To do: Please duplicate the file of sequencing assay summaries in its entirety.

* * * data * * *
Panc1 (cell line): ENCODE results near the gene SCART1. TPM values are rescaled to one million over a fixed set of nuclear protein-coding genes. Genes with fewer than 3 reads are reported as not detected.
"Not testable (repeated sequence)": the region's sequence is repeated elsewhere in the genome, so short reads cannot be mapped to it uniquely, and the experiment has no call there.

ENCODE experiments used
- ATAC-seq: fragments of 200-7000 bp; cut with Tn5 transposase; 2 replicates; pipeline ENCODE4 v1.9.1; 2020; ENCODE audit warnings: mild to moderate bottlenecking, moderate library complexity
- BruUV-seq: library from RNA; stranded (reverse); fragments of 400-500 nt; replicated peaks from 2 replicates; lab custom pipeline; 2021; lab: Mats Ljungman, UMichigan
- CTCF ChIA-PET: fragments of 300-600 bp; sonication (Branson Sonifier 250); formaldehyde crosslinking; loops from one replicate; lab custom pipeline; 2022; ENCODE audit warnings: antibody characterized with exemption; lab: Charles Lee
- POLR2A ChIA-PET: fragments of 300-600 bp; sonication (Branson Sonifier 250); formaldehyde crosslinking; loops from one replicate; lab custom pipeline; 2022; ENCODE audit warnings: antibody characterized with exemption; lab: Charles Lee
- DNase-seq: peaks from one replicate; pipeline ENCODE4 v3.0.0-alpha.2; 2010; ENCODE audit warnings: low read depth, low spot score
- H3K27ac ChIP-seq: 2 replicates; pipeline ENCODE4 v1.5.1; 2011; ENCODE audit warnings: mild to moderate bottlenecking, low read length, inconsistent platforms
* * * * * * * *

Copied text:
Panc1 (cell line): ENCODE results near the gene SCART1. TPM values are rescaled to one million over a fixed set of nuclear protein-coding genes. Genes with fewer than 3 reads are reported as not detected.
"Not testable (repeated sequence)": the region's sequence is repeated elsewhere in the genome, so short reads cannot be mapped to it uniquely, and the experiment has no call there.

ENCODE experiments used
- ATAC-seq: fragments of 200-7000 bp; cut with Tn5 transposase; 2 replicates; pipeline ENCODE4 v1.9.1; 2020; ENCODE audit warnings: mild to moderate bottlenecking, moderate library complexity
- BruUV-seq: library from RNA; stranded (reverse); fragments of 400-500 nt; replicated peaks from 2 replicates; lab custom pipeline; 2021; lab: Mats Ljungman, UMichigan
- CTCF ChIA-PET: fragments of 300-600 bp; sonication (Branson Sonifier 250); formaldehyde crosslinking; loops from one replicate; lab custom pipeline; 2022; ENCODE audit warnings: antibody characterized with exemption; lab: Charles Lee
- POLR2A ChIA-PET: fragments of 300-600 bp; sonication (Branson Sonifier 250); formaldehyde crosslinking; loops from one replicate; lab custom pipeline; 2022; ENCODE audit warnings: antibody characterized with exemption; lab: Charles Lee
- DNase-seq: peaks from one replicate; pipeline ENCODE4 v3.0.0-alpha.2; 2010; ENCODE audit warnings: low read depth, low spot score
- H3K27ac ChIP-seq: 2 replicates; pipeline ENCODE4 v1.5.1; 2011; ENCODE audit warnings: mild to moderate bottlenecking, low read length, inconsistent platforms